The adapter pattern is used to provide a link between two otherwise incompatible types by wrapping the "adaptee" with a class that supports the interface required by the client.

Example

interface Temperature {
    var temperature: Double
}

class CelsiusTemperature(override var temperature: Double) : Temperature

class FahrenheitTemperature(var celsiusTemperature: CelsiusTemperature) : Temperature {

    override var temperature: Double
        get() = convertCelsiusToFahrenheit(celsiusTemperature.temperature)
        set(temperatureInF) {
            celsiusTemperature.temperature = convertFahrenheitToCelsius(temperatureInF)
        }

    private fun convertFahrenheitToCelsius(f: Double): Double = (f - 32) * 5 / 9

    private fun convertCelsiusToFahrenheit(c: Double): Double = (c * 9 / 5) + 32
}

Usage

val celsiusTemperature = CelsiusTemperature(0.0)
val fahrenheitTemperature = FahrenheitTemperature(celsiusTemperature)

celsiusTemperature.temperature = 36.6
println("${celsiusTemperature.temperature} C -> ${fahrenheitTemperature.temperature} F")

fahrenheitTemperature.temperature = 100.0
println("${fahrenheitTemperature.temperature} F -> ${celsiusTemperature.temperature} C")

Output

36.6 C -> 97.88000000000001 F
100.0 F -> 37.77777777777778 C

Decorator

The decorator pattern is used to extend or alter the functionality of objects at run-time by wrapping them in an object of a decorator class. This provides a flexible alternative to using inheritance to modify behaviour.

Example

interface CoffeeMachine {
    fun makeSmallCoffee()
    fun makeLargeCoffee()
}

class NormalCoffeeMachine : CoffeeMachine {
    override fun makeSmallCoffee() = println("Normal: Making small coffee")

    override fun makeLargeCoffee() = println("Normal: Making large coffee")
}

//Decorator:
class EnhancedCoffeeMachine(val coffeeMachine: CoffeeMachine) : CoffeeMachine by coffeeMachine {

    // overriding behaviour
    override fun makeLargeCoffee() {
        println("Enhanced: Making large coffee")
        coffeeMachine.makeLargeCoffee()
    }

    // extended behaviour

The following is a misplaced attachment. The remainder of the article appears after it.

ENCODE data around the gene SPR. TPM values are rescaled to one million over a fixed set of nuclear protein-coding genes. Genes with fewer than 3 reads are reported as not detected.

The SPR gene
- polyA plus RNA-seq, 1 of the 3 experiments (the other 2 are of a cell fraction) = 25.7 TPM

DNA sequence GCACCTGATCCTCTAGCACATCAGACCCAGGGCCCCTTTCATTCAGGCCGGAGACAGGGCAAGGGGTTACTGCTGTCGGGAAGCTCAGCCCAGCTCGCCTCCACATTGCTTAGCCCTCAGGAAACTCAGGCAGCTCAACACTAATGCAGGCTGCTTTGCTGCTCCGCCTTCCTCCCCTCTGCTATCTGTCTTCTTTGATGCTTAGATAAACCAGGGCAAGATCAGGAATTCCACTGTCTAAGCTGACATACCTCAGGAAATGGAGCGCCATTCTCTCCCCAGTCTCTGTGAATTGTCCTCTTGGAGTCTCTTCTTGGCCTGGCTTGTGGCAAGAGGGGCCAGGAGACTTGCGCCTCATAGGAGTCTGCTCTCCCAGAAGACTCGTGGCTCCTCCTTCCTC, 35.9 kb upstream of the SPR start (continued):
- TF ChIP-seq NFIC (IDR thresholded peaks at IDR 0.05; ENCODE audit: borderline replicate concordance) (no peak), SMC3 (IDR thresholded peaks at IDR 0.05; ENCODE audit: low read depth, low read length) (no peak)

fun makeCoffeeWithMilk() {
        println("Enhanced: Making coffee with milk")
        coffeeMachine.makeSmallCoffee()
        println("Enhanced: Adding milk")
    }
}

Usage

    val normalMachine = NormalCoffeeMachine()
    val enhancedMachine = EnhancedCoffeeMachine(normalMachine)

    // non-overridden behaviour
    enhancedMachine.makeSmallCoffee()
    // overriding behaviour
    enhancedMachine.makeLargeCoffee()
    // extended behaviour
    enhancedMachine.makeCoffeeWithMilk()

Output

Normal: Making small coffee

Enhanced: Making large coffee
Normal: Making large coffee

Enhanced: Making coffee with milk
Normal: Making small coffee
Enhanced: Adding milk

Facade

The facade pattern is used to define a simplified interface to a more complex subsystem.

Example

class ComplexSystemStore(val filePath: String) {

    init {
        println("Reading data from file: $filePath")
    }

    val store = HashMap<String, String>()

    fun store(key: String, payload: String) {
        store.put(key, payload)
    }

    fun read(key: String): String = store[key] ?: ""

    fun commit() = println("Storing cached data: $store to file: $filePath")
}

data class User(val login: String)

//Facade:
class UserRepository {
    val systemPreferences = ComplexSystemStore("/data/default.prefs")

    fun save(user: User) {
        systemPreferences.store("USER_KEY", user.login)
        systemPreferences.commit()
    }

    fun findFirst(): User = User(systemPreferences.read("USER_KEY"))
}

Usage

val userRepository = UserRepository()
val user = User("dbacinski")
userRepository.save(user)
val resultUser = userRepository.findFirst()
println("Found stored user: $resultUser")

Ouput

Reading data from file: /data/default.prefs
Storing cached data: {USER_KEY=dbacinski} to file: /data/default.prefs
Found stored user: User(login=dbacinski)

Protection Proxy

The proxy pattern is used to provide a surrogate or placeholder object, which references an underlying object. Protection proxy is restricting access.

Example

interface File {
    fun read(name: String)
}

class NormalFile : File {
    override fun read(name: String) = println("Reading file: $name")
}

//Proxy:
class SecuredFile : File {
    val normalFile = NormalFile()
    var password: String = ""

    override fun read(name: String) {
        if (password == "secret") {
            println("Password is correct: $password")
            normalFile.read(name)
        } else {
            println("Incorrect password. Access denied!")
        }
    }
}

Usage

val securedFile = SecuredFile()
securedFile.read("readme.md")

securedFile.password = "secret"
securedFile.read("readme.md")

Ouput

Incorrect password. Access denied!
Password is correct: secret
Reading file: readme.md

Info

Descriptions from: Gang of Four Design Patterns Reference Sheet